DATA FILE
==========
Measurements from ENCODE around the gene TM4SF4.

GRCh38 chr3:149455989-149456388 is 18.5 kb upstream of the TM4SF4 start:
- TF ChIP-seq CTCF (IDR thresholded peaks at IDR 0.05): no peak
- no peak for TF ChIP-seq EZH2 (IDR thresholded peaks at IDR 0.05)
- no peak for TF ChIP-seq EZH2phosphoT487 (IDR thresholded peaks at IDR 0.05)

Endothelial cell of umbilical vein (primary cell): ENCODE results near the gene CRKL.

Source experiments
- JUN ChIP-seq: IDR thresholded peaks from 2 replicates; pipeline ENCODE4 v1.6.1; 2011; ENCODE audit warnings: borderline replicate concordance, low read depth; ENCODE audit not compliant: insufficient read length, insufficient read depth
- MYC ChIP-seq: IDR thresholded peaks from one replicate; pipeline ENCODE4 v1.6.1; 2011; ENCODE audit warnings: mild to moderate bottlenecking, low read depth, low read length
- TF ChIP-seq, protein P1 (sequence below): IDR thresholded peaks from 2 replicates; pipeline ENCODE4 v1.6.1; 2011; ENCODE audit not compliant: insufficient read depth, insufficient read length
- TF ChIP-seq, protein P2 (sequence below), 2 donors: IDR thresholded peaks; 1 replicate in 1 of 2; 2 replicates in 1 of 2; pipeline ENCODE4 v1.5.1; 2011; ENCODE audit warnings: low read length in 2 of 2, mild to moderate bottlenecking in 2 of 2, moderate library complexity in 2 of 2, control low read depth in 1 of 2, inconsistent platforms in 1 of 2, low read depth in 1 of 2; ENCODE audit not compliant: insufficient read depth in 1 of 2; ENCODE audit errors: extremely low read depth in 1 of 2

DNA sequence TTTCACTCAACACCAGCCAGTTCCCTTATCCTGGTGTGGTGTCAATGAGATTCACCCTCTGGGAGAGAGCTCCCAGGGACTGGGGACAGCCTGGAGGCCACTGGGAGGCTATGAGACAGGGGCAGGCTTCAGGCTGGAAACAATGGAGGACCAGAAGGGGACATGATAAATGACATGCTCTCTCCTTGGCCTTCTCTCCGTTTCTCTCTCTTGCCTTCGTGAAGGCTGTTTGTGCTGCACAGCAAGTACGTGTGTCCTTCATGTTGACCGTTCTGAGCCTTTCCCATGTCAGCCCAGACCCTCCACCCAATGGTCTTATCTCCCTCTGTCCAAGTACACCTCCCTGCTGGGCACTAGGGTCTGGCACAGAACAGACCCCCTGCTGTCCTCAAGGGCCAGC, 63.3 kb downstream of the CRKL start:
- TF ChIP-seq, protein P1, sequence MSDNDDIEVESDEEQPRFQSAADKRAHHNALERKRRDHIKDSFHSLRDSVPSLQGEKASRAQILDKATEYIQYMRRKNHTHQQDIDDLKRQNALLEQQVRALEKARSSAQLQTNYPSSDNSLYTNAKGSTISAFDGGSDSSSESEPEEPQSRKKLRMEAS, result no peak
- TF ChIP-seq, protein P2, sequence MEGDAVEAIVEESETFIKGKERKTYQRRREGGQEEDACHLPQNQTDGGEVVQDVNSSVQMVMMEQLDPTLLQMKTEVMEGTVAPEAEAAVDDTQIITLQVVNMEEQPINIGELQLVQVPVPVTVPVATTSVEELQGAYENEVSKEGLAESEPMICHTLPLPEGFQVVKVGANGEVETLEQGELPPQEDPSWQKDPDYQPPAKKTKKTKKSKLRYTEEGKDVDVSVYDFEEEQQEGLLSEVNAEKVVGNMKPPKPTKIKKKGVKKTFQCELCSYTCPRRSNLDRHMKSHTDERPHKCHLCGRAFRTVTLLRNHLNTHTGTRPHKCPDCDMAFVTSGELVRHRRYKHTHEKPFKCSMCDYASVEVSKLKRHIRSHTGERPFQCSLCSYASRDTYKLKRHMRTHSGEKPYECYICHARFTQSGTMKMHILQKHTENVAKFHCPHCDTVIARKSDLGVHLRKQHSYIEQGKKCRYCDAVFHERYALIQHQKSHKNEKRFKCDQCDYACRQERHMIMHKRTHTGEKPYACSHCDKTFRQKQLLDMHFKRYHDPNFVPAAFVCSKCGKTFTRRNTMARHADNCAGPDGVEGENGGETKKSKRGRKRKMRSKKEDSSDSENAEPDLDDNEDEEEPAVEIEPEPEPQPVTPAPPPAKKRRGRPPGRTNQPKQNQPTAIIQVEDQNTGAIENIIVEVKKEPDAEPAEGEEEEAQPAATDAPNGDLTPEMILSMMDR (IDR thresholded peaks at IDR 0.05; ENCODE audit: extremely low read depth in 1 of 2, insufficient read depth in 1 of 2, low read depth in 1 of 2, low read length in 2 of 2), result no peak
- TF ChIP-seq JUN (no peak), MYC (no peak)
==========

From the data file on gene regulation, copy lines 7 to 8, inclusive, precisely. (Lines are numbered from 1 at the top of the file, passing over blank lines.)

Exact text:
Source experiments
- JUN ChIP-seq: IDR thresholded peaks from 2 replicates; pipeline ENCODE4 v1.6.1; 2011; ENCODE audit warnings: borderline replicate concordance, low read depth; ENCODE audit not compliant: insufficient read length, insufficient read depth